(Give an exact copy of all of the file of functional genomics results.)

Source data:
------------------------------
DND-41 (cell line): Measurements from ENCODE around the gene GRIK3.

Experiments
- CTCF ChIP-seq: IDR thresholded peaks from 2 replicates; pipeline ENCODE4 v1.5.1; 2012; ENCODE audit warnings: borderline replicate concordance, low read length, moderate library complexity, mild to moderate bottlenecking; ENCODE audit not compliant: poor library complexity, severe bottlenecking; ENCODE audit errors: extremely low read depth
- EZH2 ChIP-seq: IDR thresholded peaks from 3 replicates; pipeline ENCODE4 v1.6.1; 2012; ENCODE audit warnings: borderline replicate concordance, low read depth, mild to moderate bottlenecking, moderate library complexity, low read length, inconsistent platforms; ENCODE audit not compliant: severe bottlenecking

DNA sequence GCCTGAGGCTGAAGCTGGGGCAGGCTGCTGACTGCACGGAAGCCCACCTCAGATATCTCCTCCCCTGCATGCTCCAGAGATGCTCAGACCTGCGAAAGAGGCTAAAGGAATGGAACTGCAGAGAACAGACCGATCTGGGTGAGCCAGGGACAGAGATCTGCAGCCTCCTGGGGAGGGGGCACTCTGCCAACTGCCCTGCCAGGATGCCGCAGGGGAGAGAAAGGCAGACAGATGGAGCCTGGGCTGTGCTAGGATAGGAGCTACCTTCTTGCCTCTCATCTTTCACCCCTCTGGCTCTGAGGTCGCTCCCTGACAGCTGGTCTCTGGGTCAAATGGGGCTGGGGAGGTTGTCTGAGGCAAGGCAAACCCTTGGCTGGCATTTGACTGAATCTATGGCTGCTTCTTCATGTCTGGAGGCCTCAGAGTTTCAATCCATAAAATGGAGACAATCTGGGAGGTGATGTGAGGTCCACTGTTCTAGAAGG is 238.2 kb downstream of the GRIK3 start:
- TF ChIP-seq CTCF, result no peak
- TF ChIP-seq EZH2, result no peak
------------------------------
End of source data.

DND-41 (cell line): Measurements from ENCODE around the gene GRIK3.

Experiments
- CTCF ChIP-seq: IDR thresholded peaks from 2 replicates; pipeline ENCODE4 v1.5.1; 2012; ENCODE audit warnings: borderline replicate concordance, low read length, moderate library complexity, mild to moderate bottlenecking; ENCODE audit not compliant: poor library complexity, severe bottlenecking; ENCODE audit errors: extremely low read depth
- EZH2 ChIP-seq: IDR thresholded peaks from 3 replicates; pipeline ENCODE4 v1.6.1; 2012; ENCODE audit warnings: borderline replicate concordance, low read depth, mild to moderate bottlenecking, moderate library complexity, low read length, inconsistent platforms; ENCODE audit not compliant: severe bottlenecking

DNA sequence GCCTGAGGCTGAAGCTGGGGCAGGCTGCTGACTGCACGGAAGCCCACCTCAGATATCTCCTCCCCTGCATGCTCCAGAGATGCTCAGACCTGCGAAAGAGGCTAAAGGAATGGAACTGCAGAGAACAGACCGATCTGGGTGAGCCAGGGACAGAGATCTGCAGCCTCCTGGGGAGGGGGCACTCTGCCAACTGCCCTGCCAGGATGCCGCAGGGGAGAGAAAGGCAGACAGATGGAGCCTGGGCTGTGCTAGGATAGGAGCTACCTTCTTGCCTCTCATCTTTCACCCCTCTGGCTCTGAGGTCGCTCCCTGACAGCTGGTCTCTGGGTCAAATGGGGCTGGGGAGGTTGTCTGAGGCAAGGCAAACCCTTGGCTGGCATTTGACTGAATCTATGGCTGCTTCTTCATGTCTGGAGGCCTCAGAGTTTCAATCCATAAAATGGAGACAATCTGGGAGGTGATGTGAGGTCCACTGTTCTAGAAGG is 238.2 kb downstream of the GRIK3 start:
- TF ChIP-seq CTCF, result no peak
- TF ChIP-seq EZH2, result no peak